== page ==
“Starry nights at sea”

I swim through quiet waves of evening,
enveloped by lazy currents.
I am not afraid of the water.

As a swallow graces the surface, droplets falling from its wing,
I think of all the lives lived by this fjord before me.
Women wrapping their shawls tighter around themselves,
waiting for sails on the horizon,
for fathers, for brothers, for husbands to come home.

Young boys who went to sea, much like I went to university,
clenched fists and starry night-eyes,
who learnt that nothing can quell an unforgiving ocean,
not even the children who challenged the shallow shores,
those who never returned to their mothers’ lullabies.

Their stories are in every rock, in every seashell.
in every tide that swallows the docks.
Stories of islanders who read tomorrow in the skies,
who knew that red clouds predicted weary storms
the type that could orphan their children and starve their homes.

The water still cradles me, there is salt in my ears,
my hair flows like jelly fish tendrils around my shoulders.
I have no doubt that all the souls lost at sea,
the stories and the children and the ocean
are resting
in these waters.

-Andrea

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M2 Musings: Frost Smoke and Dragons’ Breath

I know it’s technically still autumn for a good two months, but it was two degrees Celsius on my way to uni this morning, so it feels more like winter than anything else and so this week’s M2 Musings’s a bit more wintery than the seasons might indicate. I like it, though! Time for huge, big scarves, thick gloves and chunky jumpers, hot chocolate, old and familiar book favourites, and curling up under the softest blankets.

If you’re new to my little M2 Musings project, you can click here to read the original post, and here to read the rest of the M2 poems, if you want to!

-Andrea

“Grandfather Sea has new eyes now”

The water is a mirror, I’m scared to break the surface,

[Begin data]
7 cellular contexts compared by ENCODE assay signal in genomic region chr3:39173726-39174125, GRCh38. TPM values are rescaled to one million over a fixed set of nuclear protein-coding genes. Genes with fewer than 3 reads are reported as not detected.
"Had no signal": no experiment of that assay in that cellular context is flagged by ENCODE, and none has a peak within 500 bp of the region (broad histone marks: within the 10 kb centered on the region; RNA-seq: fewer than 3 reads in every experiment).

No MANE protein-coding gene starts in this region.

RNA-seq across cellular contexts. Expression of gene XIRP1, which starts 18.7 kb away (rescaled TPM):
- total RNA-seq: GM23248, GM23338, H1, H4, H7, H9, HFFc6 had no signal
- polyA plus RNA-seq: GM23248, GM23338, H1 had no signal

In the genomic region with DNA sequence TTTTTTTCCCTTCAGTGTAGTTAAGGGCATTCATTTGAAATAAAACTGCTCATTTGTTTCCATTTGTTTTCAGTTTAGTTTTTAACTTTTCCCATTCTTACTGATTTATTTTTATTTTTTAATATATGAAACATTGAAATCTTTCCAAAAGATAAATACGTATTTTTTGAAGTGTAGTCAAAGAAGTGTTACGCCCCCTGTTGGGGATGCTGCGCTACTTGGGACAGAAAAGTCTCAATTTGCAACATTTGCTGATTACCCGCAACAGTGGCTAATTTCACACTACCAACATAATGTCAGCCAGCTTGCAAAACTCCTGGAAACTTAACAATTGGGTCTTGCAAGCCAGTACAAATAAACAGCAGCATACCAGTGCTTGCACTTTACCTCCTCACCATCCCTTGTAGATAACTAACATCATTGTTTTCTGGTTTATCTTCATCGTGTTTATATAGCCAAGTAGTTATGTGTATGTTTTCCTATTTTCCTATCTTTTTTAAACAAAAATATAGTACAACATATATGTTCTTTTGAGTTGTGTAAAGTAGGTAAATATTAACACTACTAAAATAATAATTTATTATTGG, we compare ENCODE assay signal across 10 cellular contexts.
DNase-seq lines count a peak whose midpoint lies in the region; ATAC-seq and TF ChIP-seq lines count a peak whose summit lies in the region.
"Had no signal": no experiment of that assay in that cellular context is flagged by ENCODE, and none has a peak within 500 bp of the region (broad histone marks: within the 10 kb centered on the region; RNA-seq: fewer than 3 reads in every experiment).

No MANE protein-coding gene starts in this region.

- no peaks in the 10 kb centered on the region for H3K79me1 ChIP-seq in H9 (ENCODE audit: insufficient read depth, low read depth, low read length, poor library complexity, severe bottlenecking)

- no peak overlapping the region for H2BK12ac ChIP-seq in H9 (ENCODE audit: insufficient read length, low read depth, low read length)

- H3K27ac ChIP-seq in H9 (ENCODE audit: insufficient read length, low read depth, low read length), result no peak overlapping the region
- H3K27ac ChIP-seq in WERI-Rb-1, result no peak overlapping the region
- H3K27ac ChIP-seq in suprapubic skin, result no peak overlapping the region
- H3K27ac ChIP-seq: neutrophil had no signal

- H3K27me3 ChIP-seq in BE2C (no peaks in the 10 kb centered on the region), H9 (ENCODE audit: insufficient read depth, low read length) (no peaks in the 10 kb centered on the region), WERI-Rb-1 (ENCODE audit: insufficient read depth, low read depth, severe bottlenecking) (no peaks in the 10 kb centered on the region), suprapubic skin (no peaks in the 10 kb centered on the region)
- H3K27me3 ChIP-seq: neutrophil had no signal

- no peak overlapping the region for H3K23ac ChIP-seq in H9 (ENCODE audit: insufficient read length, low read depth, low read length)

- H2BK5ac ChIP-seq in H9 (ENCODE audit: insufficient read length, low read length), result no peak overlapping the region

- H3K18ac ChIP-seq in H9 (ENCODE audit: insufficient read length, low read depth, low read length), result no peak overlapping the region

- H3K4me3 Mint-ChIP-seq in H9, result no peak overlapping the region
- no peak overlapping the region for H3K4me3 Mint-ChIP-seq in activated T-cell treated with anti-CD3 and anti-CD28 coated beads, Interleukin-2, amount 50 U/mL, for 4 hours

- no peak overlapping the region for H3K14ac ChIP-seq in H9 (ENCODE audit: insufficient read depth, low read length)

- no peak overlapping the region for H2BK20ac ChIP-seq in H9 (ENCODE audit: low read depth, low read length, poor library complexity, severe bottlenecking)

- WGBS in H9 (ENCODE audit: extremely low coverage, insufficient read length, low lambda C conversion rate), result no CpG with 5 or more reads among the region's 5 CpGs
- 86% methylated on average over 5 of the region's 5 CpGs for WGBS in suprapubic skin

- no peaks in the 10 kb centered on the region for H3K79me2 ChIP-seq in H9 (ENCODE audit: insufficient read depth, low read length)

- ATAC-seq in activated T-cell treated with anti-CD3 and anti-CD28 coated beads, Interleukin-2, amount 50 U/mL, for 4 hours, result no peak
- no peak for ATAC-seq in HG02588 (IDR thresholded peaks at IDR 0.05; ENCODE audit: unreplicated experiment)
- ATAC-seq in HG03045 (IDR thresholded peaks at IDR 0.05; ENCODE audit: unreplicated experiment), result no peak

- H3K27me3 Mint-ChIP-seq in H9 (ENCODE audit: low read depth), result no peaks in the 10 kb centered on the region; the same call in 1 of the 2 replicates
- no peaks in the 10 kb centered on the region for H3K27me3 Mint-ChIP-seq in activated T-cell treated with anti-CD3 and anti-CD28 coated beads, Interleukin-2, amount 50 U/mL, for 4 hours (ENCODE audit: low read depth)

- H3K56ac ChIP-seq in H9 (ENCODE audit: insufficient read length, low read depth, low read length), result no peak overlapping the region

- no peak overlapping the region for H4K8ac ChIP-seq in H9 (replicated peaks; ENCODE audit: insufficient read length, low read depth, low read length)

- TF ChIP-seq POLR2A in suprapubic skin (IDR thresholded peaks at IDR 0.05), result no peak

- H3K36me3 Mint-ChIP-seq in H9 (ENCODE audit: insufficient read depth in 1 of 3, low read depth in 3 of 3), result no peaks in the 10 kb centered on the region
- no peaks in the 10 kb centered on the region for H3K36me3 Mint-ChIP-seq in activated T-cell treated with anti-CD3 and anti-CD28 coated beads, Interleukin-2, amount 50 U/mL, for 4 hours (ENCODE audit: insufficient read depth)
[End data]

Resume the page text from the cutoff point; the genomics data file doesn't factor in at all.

but our boat just glides through the waves like it owns the place.
On the sea surrounded by sleepy gulls and my grandmother’s handwriting was not where I thought I’d spend my evening, but I’m glad I’m here.
My grandad is steering, like he always is.

Grandfather sea, the saltwater man.
I’ve written poems about him before, said he is like the ocean he grew up next to;
only now do I understand how right I was.

He’s not made of salt water so much as shaped of it,
unpredictable and stormy, wondrous and wild.

I look at how he grips the steering wheel, trained hands that know how to navigate rocks and isles and deep velvet oceans.
It is in his fingers, his eyes, his back,
like riding a bicycle is in my legs.

I used to compare him to the sea;

His heart forceful like the waves, voice quick like sea foam, all excitement and loud words and dark coffee spluttering in a coffee maker.
Now I see the ocean in him, in the pull of the currents towards his home.
I see the sea in how he glides through the ripples, I see the waves in his mind as tension in his hands.

He looks at old horizons with new eyes, navigates charted waters without her telling him where to go.

The water is a mirror, I’m scared I’ll break the surface,
but his surface is one i’m just starting to chip away at.

I went out for a little trip on the fjord with my grandad the other day, and had some time to reflect as we were … driving? We talked about stuff you can only talk about when there is water all around you, and we sat in comfortable silence, silence that felt like home. It all made me think of a poem I wrote about my grandad in my first year of uni, and how both my voice and his focus has changed a lot during the course of those three years, and especially this last year; a year filled with permanent changes that have affected all of us. All of this reflection resulted in this work-in-progress poem! I hope you like it!

Have a wonderful day,

-Andrea